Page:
Pottermore, the interactive Harry Potter community site that recently launched in beta, was supposed to start its exclusive sales of Harry Potter e-books and digital audiobooks as early as this month. But now the site has pushed back the Pottermore Shop’s launch to “the first half of 2012.” Why?
According to Pottermore’s official blog, the delay of the e-bookstore is “in order to allow us to focus on our first priority: opening Pottermore to as many people as possible and making the experience as good as it can be.”
Pottermore has been rolling out gradually to a million beta users, who have been “interacting with the site far more intensely and frequently than we thought they would,” and the site’s beta period is being extended “to ensure that the site will be ready when more people are enabled.” In other words, not only will the e-bookstore not be available as soon as originally promised, the site will also not be open to general registration as soon as planned. Pottermore also temporarily closed the “Wizard’s Duel” area of the site because “it has proved to be even more popular than we anticipated and we want to make sure that it will be able cope with the large number of users we expect before turning it back on.”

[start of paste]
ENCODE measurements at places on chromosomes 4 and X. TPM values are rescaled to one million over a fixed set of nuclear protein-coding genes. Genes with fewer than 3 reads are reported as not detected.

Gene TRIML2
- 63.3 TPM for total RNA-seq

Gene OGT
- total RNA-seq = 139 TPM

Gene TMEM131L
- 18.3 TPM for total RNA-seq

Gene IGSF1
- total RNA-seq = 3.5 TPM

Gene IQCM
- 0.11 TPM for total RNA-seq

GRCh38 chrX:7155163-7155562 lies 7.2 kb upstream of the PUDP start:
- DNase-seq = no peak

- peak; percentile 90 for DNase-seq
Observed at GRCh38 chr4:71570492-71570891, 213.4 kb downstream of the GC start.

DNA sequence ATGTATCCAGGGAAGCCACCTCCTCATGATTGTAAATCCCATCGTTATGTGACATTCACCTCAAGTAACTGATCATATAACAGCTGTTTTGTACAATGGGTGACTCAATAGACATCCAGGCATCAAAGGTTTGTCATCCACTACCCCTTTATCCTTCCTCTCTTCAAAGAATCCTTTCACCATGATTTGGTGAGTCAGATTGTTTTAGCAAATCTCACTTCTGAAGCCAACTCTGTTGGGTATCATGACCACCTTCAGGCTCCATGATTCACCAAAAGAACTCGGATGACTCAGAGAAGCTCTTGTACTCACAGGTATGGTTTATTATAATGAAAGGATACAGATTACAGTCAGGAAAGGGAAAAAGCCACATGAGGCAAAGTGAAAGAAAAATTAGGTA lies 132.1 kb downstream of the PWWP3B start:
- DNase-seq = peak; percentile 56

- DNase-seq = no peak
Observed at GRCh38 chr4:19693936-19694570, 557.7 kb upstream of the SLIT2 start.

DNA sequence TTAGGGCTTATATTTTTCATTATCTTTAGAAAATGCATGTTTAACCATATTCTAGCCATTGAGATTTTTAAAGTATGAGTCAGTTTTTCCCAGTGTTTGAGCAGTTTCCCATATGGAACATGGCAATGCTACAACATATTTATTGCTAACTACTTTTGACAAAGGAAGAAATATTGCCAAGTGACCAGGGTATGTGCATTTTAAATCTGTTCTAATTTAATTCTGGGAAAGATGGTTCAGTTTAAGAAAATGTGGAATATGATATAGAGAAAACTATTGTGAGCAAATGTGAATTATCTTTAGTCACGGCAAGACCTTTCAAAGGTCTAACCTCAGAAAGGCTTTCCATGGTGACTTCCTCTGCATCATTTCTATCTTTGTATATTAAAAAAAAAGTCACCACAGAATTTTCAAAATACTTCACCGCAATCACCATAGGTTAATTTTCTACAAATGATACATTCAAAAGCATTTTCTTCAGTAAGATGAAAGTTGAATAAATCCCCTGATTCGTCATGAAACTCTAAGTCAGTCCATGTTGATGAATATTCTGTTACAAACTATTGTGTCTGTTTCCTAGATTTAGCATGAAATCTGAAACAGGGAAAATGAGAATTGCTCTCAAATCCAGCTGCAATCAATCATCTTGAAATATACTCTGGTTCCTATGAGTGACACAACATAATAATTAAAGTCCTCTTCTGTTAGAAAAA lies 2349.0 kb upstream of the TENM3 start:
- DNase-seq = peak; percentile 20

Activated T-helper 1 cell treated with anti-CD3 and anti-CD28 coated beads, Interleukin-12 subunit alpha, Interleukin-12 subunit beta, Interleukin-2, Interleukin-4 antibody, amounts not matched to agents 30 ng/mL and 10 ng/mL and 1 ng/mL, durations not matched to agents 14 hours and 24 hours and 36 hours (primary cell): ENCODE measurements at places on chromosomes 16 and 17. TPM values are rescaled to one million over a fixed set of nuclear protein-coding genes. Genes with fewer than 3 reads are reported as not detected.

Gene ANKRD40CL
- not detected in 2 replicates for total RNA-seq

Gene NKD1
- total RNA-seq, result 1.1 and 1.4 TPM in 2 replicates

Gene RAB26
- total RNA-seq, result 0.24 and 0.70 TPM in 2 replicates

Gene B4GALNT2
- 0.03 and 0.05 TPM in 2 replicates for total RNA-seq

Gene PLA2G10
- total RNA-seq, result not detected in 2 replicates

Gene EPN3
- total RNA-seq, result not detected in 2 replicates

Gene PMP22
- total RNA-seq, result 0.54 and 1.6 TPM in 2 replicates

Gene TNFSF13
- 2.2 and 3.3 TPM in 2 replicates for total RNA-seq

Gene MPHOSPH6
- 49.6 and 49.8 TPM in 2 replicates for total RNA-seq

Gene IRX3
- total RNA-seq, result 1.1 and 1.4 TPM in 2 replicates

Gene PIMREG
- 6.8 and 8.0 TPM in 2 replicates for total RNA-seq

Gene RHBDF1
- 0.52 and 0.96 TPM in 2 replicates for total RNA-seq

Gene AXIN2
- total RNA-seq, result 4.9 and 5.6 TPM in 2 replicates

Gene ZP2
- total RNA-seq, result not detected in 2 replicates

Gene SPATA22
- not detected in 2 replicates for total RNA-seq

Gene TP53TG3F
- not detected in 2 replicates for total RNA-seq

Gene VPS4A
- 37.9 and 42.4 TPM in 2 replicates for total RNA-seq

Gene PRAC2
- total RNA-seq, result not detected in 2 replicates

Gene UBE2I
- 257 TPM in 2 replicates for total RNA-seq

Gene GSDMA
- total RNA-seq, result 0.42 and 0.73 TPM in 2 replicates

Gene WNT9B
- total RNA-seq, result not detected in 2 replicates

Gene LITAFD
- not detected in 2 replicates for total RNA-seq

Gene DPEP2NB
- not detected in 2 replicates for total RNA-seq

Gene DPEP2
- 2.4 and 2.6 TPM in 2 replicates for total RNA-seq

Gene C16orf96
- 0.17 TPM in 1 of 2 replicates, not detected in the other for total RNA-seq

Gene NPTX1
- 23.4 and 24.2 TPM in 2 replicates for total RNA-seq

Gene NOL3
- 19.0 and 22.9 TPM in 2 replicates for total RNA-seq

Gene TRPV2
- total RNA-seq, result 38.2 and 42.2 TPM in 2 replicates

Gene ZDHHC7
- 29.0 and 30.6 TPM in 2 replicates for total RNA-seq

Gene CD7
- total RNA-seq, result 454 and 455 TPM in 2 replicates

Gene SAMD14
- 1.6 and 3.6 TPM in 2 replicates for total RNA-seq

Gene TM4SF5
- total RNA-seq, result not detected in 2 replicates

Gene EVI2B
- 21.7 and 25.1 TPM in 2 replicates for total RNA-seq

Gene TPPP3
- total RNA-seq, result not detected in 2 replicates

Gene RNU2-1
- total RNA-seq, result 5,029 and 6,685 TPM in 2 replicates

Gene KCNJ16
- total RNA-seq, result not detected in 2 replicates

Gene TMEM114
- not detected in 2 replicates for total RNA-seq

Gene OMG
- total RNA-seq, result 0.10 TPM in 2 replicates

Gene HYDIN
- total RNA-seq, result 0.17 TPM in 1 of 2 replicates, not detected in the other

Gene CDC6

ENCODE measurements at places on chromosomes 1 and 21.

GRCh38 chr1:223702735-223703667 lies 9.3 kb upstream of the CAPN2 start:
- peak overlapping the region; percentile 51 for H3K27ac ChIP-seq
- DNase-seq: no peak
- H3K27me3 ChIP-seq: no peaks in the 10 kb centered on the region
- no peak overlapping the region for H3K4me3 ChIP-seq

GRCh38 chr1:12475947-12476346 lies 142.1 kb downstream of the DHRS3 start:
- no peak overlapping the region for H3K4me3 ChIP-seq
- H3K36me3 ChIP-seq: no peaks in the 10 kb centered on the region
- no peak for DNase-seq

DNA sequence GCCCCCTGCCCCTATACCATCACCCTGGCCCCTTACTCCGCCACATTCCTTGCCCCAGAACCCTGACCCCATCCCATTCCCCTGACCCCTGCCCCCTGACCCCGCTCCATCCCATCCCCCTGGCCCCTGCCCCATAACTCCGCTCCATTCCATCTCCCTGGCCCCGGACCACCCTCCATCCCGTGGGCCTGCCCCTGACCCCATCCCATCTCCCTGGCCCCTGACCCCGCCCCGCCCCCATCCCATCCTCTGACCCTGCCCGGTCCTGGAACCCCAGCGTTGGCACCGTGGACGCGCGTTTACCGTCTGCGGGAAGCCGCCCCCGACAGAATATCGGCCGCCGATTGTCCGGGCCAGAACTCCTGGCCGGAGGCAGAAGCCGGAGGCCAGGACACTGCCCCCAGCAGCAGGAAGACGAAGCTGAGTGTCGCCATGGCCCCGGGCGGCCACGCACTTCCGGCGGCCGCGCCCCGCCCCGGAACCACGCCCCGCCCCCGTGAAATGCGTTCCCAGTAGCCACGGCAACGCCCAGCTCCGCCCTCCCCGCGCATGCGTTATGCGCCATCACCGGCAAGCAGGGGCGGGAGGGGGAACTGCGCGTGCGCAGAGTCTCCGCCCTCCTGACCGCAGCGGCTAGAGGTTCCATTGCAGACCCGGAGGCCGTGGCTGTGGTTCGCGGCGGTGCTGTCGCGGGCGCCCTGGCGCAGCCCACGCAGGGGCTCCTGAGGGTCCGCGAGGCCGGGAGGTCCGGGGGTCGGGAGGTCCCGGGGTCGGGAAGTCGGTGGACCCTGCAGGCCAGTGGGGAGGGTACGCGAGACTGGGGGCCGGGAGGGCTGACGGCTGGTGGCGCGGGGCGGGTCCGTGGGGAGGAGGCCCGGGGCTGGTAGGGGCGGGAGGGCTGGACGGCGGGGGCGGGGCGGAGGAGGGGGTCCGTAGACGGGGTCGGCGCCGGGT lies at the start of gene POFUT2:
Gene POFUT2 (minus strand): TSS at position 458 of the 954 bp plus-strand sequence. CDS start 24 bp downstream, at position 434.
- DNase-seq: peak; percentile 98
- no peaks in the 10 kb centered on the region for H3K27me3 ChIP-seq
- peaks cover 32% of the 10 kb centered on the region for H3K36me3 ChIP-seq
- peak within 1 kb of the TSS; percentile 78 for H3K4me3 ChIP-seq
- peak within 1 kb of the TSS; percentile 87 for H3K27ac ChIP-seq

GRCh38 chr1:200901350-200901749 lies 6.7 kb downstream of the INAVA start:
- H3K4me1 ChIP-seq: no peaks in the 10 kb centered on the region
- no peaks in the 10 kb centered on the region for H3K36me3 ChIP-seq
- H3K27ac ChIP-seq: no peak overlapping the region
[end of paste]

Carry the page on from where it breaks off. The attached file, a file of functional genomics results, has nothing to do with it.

Pottermore has clearly been overwhelmed by traffic–this morning I’m unable to sign into the site with my beta account–and is delaying the e-bookstore launch to make sure that things are running smoothly once it opens. (Though The Passive Guy wonders if “whatever software/hardware supports the interactive aspect of the site may have some serious problems. You usually want to design this sort of thing so you solve capacity problems by throwing more servers online or renting more cloud space. If that won’t address the problem, you’ve probably done your software design improperly and delay release.”) Delays and bugs are one thing when the site is in beta and free but much more of a problem when users’ credit card information is on the line. At any rate, the books won’t be available by the holidays. But a lot more people should have $79 Kindles to read them on by the time they actually are available.